Taking a soak in a spa or hot tub can release tension from your muscles—and your mind. Some evidence even suggests it can help control your diabetes.
As the hot water boosts your core temperature, your body activates its natural cooling mechanisms. Blood vessels near your skin dilate to release some of the extra heat you’ve absorbed.
This increase in blood flow has beneficial effects, especially if you can’t exercise. More nutrient-rich blood reaches your muscles as a result. In some studies, regular hot tub visits actually reduced blood glucose levels in people with diabetes.
But before you self-medicate with whirlpool jets and chlorine, check with your doctor. Hot tubs also present some risks for people with diabetes.
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Indications and Usage for Lantus® (insulin glargine [rDNA origin] injection)
Prescription Lantus® is a long-acting insulin used to treat adults with type 2 diabetes and adults and children (6 years and older) with type 1 diabetes for the control of high blood sugar. It should be taken once a day at the same time each day to lower blood glucose.
Do not use Lantus® to treat diabetic ketoacidosis.
Important Safety Information for Lantus® (insulin glargine [rDNA origin] injection)
Do not take Lantus® if you are allergic to insulin or any of the inactive ingredients in Lantus®.
You must test your blood sugar levels while using insulin, such as Lantus®. Do not make any changes to your dose or type of insulin without talking to your healthcare provider. Any change of insulin should be made cautiously and only under medical supervision.
Do NOT dilute or mix Lantus® with any other insulin or solution. It will not work as intended and you may lose blood sugar control, which could be serious. Lantus® must only be used if the solution is clear and colorless with no particles visible. Do not share needles, insulin pens or syringes with others.
The most common side effect of insulin, including Lantus®, is low blood sugar (hypoglycemia), which may be serious. Some people may experience symptoms such as shaking, sweating, fast heartbeat, and blurred vision. Severe hypoglycemia may be serious and life threatening. It may cause harm to your heart or brain. Other possible side effects may include injection site reactions, including changes in fat tissue at the injection site, and allergic reactions, including itching and rash. In rare cases, some allergic reactions may be life threatening.
Tell your doctor about other medicines and supplements you are taking because they can change the way insulin works. Before starting Lantus®, tell your doctor about all your medical conditions including if you have liver or kidney problems, are pregnant or planning to become pregnant, or are breast-feeding or planning to breast-feed.
Lantus® SoloSTAR® is a disposable prefilled insulin pen. Please talk to your healthcare provider about proper injection technique and follow instructions in the Instruction Leaflet that accompanies the pen.
Please click here or the link below for the full prescribing information for Lantus®
Beware of Burns
Diabetes can contribute to nerve damage, leaving your feet less sensitive to hot or cold temperatures. Stepping into boiling water could scald you before you feel a thing. To prevent burns, keep the water temperature at 105°F (40.5°C) or lower. Always dip your elbow in first to test the waters.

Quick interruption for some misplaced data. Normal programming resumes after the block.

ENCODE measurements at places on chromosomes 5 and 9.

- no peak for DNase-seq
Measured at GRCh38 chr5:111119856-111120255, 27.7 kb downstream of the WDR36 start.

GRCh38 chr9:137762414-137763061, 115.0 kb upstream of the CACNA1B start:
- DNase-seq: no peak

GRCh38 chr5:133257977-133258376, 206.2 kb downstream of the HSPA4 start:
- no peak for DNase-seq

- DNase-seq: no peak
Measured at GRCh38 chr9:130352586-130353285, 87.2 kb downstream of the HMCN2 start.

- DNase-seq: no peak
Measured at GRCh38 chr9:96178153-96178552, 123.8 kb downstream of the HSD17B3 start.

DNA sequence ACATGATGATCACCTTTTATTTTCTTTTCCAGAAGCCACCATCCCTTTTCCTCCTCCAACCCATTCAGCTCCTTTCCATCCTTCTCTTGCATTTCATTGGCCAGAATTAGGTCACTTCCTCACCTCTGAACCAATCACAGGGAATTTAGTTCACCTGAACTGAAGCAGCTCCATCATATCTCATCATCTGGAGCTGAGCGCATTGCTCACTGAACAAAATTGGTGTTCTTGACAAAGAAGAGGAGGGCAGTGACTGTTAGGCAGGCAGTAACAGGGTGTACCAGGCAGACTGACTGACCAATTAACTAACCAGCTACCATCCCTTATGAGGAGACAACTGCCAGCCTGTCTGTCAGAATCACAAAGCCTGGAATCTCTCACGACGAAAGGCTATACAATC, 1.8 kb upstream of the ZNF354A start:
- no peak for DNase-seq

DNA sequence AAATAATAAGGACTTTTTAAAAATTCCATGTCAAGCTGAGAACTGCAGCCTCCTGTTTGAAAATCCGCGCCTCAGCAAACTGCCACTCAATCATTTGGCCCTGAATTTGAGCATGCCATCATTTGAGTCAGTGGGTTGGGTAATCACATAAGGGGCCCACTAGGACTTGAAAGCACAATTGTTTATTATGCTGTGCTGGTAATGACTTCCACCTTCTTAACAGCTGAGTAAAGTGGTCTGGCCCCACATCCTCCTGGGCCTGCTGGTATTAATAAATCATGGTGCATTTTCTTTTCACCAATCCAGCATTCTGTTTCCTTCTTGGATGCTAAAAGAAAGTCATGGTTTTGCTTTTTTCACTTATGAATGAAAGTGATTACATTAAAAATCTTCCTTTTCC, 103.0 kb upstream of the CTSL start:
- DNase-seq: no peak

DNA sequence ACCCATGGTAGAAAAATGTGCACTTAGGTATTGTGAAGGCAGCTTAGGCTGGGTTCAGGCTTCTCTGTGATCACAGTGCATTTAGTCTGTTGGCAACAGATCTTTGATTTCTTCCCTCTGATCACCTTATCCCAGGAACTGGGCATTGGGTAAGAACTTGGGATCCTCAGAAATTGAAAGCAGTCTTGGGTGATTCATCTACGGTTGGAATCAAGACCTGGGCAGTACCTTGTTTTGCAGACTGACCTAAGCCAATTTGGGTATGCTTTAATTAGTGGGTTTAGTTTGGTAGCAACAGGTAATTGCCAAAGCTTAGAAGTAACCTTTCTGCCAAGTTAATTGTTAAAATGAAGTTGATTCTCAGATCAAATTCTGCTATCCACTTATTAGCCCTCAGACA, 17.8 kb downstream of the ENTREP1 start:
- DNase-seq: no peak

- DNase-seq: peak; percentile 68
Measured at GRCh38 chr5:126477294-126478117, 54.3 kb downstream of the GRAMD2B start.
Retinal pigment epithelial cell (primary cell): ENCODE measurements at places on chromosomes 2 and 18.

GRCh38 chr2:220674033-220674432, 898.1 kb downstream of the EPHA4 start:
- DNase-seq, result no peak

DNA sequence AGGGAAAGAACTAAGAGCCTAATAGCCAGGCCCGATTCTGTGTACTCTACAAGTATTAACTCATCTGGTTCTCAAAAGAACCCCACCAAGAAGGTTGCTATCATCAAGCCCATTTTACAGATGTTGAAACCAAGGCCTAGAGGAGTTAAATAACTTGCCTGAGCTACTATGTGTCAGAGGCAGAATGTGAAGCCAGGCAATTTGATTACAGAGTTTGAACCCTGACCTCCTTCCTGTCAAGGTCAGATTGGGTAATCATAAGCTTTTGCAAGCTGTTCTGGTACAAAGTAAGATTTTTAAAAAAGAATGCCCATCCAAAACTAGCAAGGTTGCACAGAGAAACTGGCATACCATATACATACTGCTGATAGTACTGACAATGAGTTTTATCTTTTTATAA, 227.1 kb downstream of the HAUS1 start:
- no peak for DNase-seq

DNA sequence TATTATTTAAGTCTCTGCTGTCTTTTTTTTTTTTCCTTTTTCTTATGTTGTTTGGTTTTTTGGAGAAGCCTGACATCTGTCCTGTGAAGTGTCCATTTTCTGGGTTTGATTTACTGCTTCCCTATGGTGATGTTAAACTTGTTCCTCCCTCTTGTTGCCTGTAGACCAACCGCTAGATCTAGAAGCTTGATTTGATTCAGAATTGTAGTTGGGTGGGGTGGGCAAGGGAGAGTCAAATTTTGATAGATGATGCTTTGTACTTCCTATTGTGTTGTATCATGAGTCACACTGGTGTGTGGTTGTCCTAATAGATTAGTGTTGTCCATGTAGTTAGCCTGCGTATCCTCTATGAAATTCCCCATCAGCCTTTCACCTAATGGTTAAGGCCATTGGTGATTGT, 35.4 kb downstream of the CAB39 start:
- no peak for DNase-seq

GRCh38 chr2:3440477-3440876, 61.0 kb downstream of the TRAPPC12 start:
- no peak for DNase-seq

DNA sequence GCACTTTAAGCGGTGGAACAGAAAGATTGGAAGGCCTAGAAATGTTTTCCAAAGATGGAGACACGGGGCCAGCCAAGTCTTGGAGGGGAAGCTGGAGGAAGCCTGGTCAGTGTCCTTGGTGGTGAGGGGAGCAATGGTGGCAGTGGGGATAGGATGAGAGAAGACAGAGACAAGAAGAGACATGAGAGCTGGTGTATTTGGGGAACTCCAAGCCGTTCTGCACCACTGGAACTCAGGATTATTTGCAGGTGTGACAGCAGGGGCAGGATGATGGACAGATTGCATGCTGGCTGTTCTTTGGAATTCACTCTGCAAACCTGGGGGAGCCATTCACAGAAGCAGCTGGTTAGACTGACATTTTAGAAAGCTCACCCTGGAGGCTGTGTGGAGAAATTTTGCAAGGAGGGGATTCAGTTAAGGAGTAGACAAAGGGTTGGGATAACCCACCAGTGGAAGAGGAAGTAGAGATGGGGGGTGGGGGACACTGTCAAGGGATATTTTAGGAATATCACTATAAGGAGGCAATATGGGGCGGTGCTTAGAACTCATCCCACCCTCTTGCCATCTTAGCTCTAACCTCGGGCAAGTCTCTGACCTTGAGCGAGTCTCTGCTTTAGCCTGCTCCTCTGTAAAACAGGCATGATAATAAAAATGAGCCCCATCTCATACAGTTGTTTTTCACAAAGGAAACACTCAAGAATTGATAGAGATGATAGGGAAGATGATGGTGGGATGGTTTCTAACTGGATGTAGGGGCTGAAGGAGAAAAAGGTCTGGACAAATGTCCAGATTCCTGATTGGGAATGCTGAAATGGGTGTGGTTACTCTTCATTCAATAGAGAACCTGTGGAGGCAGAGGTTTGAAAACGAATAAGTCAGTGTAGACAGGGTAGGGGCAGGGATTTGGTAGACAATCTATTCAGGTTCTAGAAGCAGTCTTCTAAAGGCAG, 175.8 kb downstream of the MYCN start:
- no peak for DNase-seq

Protect Your Heart Health
Though you may feel relaxed, excessive heat can cause your heart to beat faster. If you have an underlying heart problem, you risk serious heart damage as a result. Talk with your doctor about heart concerns before soaking. Even if your heart appears healthy, hop out of the tub after 20 minutes.
Mind Your Insulin
Hot tubs pose special challenges if you take insulin. If you wear an insulin pump, you’ll most likely need to remove it before entering. Check with your doctor to see how long you can safely go without it.
In addition, heat can increase the rate at which your body absorbs insulin. This means the dose of insulin you took before your soak may not last as long as it usually does. The end result could be low blood glucose levels.
Check your blood glucose more frequently than usual in and around hot tub time. Staying hydrated can also help keep your core temperature in check and your blood glucose steady.
Steer Clear of Infections
Bacteria love to bask in the same temperate waters that you do. The cleaner the hot tub, the lower the risk that harmful microorganisms residing within it will cause infections.
Commercial hot tubs accommodating high numbers of bathers pose a bigger risk than private Jacuzzis. But stay out of the water altogether if you have an open sore or wound. Such injuries give bacteria an open entry into your body.
Hot tub use can increase your blood flow, so more nutrient-rich blood reaches your muscles. This may reduce blood glucose levels in some people with diabetes.
However, there are risks. Excessive heat can cause your heart to beat faster, which is risky if you have an underlying heart problem.
Heat can increase the rate at which your body absorbs insulin. This means the dose of insulin you took before your soak may not last as long as it usually does.
If you have nerve damage, stepping into boiling water could scald you before you feel a thing.